Paper #5

A Discipline Divided

As I reflect on the literature we have read this semester, I realize that the
state of our beloved field reflects the current state of our beloved country: we’re divided. The 2016 presidential election was over a week ago, and it seems that individuals across the United States who are voicing their distress over and disgust for our nation-dividedcurrent president-elect will continue to do so long after inauguration day in January. The debates in the field of English over foundations, theories, practices, and approaches likewise carry on. And, like politics, our English-related debates have developed over decades and continue to persist. Literary studies, for example, oppresses composition with its humanist approach to pedagogy, thereby deeming literary studies as superior and composition as “a barely tolerated stepchild (cited in Gaillet, p. 164). Tensions persist, but in the midst of them, we—citizens and scholars—must still work to be productive.

Our effort to be productive ensures that we continue to move forward as a field, advancing the work of our predecessors in spite of those who challenge us. WAC is a response to the tensions in and surrounding our field (Depew, personal communication, October 26, 2016). It works to cultivate students’ understanding of the discourse of a discipline so they may write across the disciplines successfully.

A Major Question in WAC

Scholars in this field often question whether goal-oriented progress, or the use of outcomes, increases the tension that exists between the disciplines. Interestingly, institutions who utilize a WAC model each designate their own outcomes to work toward, but for Condon and Rutz (2013), successful WAC programs are supported by a complex infrastructure that supports general education and first-year seminar goals (p. 359). Disciplines across the university as well as first-year programs across institutions, therefore, need to be in conversation with each other for WAC programs to thrive. For Fishman and Reiff (2015), first-year composition (FYC) has become less isolated from the rest of the university due to WAC (p. 69), so this expectation should not seem so ambitious.

WAC Objects of Study


The field seems to accept that there’s “no one writing course that can accomplish the curricular or pedagogical goal of teaching students ‘how to write’” (Reiff, et al., 2015, p. 121). For this reason, various curricula have become sites of study to understand how students are learning and what they are doing with that learning beyond FYC (Ballif; Boone, et al.; Kinney & Costello). These sites serve as just one of the several objects of study (OoS) used by the field to measure the effectiveness of various WAC pedagogies. Of course, we still lack interdisciplinary conversation with our colleagues outside the field of composition (and some of these colleagues may still be scholars of English), so other OoSes are often focused within composition classrooms; students, their writing, and instructor pedagogy allow us to gain insight into the effectivity of specific WAC curricula.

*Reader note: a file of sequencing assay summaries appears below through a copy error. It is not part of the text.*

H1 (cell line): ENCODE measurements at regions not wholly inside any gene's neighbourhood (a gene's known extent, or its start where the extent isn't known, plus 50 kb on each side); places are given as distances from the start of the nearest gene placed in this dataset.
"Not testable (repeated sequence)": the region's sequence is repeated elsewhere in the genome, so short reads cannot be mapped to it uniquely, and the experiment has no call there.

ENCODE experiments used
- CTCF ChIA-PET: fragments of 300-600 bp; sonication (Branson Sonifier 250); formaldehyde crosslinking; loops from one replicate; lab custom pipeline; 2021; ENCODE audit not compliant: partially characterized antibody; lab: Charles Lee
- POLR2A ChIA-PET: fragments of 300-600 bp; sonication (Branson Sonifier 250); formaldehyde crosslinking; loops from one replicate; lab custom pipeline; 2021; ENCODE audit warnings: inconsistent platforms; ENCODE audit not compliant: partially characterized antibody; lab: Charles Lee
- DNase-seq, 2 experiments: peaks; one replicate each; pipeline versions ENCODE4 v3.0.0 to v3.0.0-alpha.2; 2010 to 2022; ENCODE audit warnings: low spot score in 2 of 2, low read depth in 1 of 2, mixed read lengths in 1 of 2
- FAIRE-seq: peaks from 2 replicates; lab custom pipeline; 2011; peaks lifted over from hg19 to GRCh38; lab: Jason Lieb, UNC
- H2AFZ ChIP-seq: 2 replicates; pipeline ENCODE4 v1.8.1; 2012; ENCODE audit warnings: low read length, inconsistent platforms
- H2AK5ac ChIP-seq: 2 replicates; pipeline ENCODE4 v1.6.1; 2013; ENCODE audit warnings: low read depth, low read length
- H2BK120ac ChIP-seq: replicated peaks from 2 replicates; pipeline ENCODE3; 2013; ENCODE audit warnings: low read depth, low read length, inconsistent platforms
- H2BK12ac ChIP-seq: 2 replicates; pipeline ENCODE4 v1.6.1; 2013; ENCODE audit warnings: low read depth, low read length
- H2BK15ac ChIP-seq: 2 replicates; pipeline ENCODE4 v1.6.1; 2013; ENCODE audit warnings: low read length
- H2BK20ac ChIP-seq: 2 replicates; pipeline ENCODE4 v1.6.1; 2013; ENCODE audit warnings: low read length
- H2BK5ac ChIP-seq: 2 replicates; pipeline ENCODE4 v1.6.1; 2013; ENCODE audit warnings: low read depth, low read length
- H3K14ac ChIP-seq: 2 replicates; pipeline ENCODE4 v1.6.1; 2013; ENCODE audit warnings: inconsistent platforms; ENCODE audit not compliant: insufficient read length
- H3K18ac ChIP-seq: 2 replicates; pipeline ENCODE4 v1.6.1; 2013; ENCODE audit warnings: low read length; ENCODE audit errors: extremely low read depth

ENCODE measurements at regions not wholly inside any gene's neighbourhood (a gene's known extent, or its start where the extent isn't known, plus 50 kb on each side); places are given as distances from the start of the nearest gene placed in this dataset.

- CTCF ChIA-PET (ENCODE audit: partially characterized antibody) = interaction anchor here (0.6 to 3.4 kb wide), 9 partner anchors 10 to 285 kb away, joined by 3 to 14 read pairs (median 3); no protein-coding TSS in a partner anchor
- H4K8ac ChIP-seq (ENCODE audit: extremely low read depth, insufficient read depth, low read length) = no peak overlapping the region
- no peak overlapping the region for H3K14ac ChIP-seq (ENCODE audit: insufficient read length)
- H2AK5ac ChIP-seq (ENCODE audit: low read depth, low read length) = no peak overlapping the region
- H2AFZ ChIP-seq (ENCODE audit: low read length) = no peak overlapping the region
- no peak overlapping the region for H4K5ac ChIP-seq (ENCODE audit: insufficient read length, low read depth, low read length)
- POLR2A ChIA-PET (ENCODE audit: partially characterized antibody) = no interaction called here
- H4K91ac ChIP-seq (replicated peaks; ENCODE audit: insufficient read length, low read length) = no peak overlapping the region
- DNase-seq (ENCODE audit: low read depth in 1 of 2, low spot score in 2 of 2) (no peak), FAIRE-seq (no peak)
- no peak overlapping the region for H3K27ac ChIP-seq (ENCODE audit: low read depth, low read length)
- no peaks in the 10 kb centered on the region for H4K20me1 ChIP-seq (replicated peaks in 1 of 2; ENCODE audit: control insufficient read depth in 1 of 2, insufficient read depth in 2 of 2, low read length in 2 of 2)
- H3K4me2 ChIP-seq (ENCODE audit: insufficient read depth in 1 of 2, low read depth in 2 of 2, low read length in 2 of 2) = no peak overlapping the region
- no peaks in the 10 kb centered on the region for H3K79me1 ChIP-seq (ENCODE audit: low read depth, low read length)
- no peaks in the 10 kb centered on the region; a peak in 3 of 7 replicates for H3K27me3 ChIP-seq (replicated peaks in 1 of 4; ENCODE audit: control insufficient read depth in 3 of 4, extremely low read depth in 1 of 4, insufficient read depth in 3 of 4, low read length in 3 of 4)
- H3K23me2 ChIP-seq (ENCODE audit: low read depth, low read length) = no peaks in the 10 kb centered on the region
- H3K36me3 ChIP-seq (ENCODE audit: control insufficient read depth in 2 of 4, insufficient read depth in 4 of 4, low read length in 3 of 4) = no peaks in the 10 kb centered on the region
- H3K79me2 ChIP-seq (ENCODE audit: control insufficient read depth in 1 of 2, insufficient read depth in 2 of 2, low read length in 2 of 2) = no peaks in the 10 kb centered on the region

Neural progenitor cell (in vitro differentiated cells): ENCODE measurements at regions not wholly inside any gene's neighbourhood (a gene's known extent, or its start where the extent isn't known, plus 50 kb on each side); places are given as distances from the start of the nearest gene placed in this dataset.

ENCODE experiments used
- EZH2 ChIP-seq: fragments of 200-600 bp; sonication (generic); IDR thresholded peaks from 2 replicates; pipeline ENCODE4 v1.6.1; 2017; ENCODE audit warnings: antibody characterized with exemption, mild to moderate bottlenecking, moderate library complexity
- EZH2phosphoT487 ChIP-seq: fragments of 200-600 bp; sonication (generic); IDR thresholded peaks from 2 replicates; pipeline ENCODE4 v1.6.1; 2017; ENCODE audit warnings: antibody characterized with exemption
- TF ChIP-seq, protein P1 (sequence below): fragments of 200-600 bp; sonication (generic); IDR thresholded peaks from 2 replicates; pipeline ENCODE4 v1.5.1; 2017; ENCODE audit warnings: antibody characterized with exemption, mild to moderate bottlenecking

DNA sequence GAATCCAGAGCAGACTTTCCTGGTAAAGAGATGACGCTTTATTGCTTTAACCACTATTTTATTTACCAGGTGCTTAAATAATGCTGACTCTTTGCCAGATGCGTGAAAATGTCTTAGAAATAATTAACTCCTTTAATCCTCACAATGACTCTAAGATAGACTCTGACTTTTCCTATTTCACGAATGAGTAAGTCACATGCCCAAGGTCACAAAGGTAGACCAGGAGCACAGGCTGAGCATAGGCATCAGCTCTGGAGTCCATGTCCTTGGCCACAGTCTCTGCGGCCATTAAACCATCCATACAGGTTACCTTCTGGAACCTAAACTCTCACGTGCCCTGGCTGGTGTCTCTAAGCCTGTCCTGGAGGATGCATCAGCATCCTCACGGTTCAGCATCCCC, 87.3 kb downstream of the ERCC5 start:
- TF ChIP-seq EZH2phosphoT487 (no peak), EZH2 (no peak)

For example, the use of writing to learn exercises in the classroom prompts students to think through key ideas and concepts. We use experimental studies, administering pre-tests and post-tests to allow us to capture the development of skills that occurs in students during the course of a semester. We also use case studies of students, which are designed to prompt students to talk about how the writing is shaping their understanding of the content of the discipline. Case studies are not limited to students, of course; at times, case studies of instructor pedagogy have proven to provide valuable insight into the learning and writing environment (Bacon; Beaufort; McCarthy; Nelms & Dively; Sternglass; Yancey, Robertson, & Taczak).

Our goal is to make the learning and teaching experience transparent for both the student and the teacher. Doing so could lead to not only successful transfer from first-year composition to other writing situations for students, but it could also enable instructors to enhance their goalinstructional strategies to further support transfer (e.g. student understanding of context in classes outside of and beyond FYC). These benefits, however, can only achieve their potential through communication and cooperation across the disciplines. So with such potential benefits that could result from WAC, I can’t help but wonder why the disciplines remain divided. Why do we resist each other? Or better yet, why do other fields (English and non-English) continue to resist composition? It’s ironic to me that the university often prides itself in its interdisciplinarity, but when it comes to reaching across the aisle to a different discipline, power often takes priority over cooperation.


Condon, W. & Rutz, C. (2013). A taxonomy of writing across the curriculum programs: Evolving to serve broader agendas. Conference on College Composition 64(2), 357-382.

Fishman, J. & Reiff, M. J. (2015). Taking the high road: Teaching for transfer in an FYC program. In M. J. Reiff, et al. (Eds.), Ecologies of writing programs: Program profiles in context (pp. 68-90). Anderson, SC: Parlor Press.